Long name isn’t it, and it doesn’t really sound that exciting either does it!
But believe me when I say this one will be a game changer for a lot of people.
The story started within the Packaging subcommittee of the Ghent Workgroup
In 2010 they released ‘Storing non printing contour data in PDF’. This was then refined further in 2011 to become the ‘Non-Print Contours Specification’. Then finally in 2013 came ‘Storing processing step data in PDF’, which quickly moved to ISO to hopefully become an official international standard in the near future. It’s in what’s called the DIS (Draft International Standard) stage at the moment, but it’s moving fast!
So what is it, and what’s it for?
Well, in many areas of the printing industry it’s standard practice to use layers (Optional Content Groups) to visually separate different objects in a PDF from each other. A typical use would be to place ‘non-printing’ objects on a different layer to other content. This makes the file easier to create and also proof and manage.
Practical examples would be to place the cutter guide on it’s own layer, or perhaps the emboss elements, something that would be foiled, something to be printed in ‘white ink’ or the drilling holes
The problem with this approach is that there are no standards for how these layers and objects should be managed or constructed, so everybody has their own internal workflow, and typically they are based on the name of the layer or the name of a separation. Great when you are working internally, not so great when the file is released into the big, bad world.
So ISO 19593-1 is designed to standardize the use of layers within PDF files. It’s something that is badly needed and it will impact not just the packaging market, but also labels, large format and even digital and commercial printing. Anyone who does ‘extra’ work on the printed sheet is going to benefit from this.
Now you probably know that we at Enfocus love a good standard. With standards come stability and conformance. If everybody is working the same way, and everybody knows what they are receiving, then you get the ability to automate, and with automation comes efficiency, increased quality and a reduction in the cost of production.
More about ISO 19593-1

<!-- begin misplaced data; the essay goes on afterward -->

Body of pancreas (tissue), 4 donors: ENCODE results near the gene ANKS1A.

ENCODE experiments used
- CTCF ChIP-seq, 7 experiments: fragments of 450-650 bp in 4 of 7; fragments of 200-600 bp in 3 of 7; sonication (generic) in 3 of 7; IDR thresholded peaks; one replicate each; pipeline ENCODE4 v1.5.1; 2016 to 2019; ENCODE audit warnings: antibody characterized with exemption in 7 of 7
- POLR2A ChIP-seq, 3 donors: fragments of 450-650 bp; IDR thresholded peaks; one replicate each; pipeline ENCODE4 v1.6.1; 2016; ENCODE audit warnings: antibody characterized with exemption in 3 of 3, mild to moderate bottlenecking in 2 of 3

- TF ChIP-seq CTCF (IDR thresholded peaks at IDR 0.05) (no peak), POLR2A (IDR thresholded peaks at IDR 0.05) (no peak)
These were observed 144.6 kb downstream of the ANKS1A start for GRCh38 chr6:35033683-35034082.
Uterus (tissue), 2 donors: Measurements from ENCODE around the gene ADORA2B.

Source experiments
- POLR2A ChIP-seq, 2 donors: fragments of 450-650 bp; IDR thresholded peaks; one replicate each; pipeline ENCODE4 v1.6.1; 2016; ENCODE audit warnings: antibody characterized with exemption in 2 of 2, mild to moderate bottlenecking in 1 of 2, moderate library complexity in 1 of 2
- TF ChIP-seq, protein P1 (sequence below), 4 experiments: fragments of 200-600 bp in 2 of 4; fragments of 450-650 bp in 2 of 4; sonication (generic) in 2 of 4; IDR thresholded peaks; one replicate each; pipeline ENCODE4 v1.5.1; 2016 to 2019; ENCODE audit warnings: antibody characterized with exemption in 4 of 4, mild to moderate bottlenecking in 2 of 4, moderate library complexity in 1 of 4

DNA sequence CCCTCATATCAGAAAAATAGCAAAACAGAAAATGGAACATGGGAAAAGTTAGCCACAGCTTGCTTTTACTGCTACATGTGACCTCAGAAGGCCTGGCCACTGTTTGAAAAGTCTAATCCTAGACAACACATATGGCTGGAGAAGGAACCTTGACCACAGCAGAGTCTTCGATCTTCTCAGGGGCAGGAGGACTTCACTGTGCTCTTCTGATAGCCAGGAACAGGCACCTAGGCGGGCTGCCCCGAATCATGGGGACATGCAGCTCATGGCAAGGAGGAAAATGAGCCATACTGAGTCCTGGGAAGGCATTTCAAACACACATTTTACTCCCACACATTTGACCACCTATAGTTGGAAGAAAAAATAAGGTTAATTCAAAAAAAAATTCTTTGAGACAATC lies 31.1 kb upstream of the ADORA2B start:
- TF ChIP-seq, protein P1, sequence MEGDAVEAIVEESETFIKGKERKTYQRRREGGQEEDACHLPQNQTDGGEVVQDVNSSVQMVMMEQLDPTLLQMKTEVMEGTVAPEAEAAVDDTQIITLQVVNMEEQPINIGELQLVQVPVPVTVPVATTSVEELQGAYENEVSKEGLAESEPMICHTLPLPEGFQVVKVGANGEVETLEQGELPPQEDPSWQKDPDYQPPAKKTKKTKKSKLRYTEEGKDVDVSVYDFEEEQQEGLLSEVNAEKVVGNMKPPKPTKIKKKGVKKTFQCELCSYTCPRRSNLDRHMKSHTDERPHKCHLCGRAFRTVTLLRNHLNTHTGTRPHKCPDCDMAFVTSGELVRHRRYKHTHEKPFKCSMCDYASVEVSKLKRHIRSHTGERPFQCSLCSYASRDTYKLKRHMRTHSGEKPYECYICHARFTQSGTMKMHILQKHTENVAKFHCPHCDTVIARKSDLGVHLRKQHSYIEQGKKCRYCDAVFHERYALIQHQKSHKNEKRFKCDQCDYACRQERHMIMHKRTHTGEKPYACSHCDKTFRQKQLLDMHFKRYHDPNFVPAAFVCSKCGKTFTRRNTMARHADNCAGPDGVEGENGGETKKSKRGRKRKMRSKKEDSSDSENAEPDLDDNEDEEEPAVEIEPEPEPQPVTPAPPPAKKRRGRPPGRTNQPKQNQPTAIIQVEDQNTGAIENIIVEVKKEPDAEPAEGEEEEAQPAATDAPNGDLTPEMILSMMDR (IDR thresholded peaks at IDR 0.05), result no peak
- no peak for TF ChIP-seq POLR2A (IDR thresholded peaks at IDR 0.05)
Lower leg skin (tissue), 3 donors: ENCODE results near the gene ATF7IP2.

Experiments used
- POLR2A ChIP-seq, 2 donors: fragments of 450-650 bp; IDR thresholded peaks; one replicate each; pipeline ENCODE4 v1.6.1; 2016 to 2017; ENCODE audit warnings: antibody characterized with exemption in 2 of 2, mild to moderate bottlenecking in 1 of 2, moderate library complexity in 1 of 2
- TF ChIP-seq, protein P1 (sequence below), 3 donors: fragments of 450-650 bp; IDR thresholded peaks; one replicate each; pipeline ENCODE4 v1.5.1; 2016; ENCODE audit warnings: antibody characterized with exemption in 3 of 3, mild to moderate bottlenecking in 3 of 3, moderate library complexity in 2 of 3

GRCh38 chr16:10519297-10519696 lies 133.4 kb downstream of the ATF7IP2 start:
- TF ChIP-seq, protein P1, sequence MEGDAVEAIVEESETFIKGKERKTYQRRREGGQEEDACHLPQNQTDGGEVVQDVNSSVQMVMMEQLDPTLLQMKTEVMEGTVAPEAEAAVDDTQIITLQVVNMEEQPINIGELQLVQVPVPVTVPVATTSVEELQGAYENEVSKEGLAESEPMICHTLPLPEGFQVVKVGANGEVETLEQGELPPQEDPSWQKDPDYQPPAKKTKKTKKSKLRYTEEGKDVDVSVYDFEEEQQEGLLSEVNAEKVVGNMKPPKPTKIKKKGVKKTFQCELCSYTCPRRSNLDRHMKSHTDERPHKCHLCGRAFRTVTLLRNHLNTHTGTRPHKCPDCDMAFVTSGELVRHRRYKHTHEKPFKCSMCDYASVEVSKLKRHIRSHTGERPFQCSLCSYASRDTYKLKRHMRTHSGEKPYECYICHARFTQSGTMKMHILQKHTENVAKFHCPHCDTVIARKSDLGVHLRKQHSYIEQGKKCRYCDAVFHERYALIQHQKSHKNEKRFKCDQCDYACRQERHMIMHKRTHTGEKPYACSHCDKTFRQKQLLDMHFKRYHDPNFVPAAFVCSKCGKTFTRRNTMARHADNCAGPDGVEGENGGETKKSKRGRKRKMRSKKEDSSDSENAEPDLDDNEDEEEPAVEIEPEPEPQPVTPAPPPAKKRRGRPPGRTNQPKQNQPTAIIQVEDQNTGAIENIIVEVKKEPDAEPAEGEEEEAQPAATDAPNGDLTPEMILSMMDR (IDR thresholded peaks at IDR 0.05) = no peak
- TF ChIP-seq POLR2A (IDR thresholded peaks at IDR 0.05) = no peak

Don’t be fooled into thinking it’s as simple as making a few layers in a PDF and assigning objects to them. It’s a lot cleverer than that!
With this ISO specification, the layers are not actually defined by their names, they are described by metadata that exists within the definition of the layer. What actually happens is that metadata is embedded in the PDF file describing which particular ‘processing step’ the objects on the layer are for. That means the layer name can be localised in different languages, and as long as the ‘processing step’ metadata is there and correct, a receiving application or even hardware device will be able to know what the objects on each layer are for, and handle that file accordingly.
Additionally there are a few other rules thrown in regarding use of spot colours, overprint, transparency, object positions and the type of objects that can be used as ‘processing steps’. Effectively the ‘Processing Step’ objects should not interact or effect the printed objects in anyway.
That means that a tool like PitStop can automatically check if processing step layers exist, if they have content associated to them, and also the attributes of those objects. Alternatively if you have an archive of work that you would like to convert to this new standard, then that could also be possible by mapping color separations or the existing layer construction to the new specification.
Exciting stuff huh!
So time wise the specification is not yet published by ISO, but you can expect to see it in its final version in a year or so if all goes well. You’ll also start to see support for the standard starting to appear in the market. devices as well.
However, a few forward thinking software vendors think that this kind of thing is pretty useful already, so if you are going to Drupa then expect to see a few demonstrations and discussions on a few booths.
If you are passing by the Esko/Enfocus booth (Hall 08b/A23) then please feel free to drop by and talk to our team about our plans for ISO19593-1 support, and find out how you could start to implement this kind of functionality in your workflows today.
We’ll be really interested in your input and feedback, and look forward to talking about standards and future plans.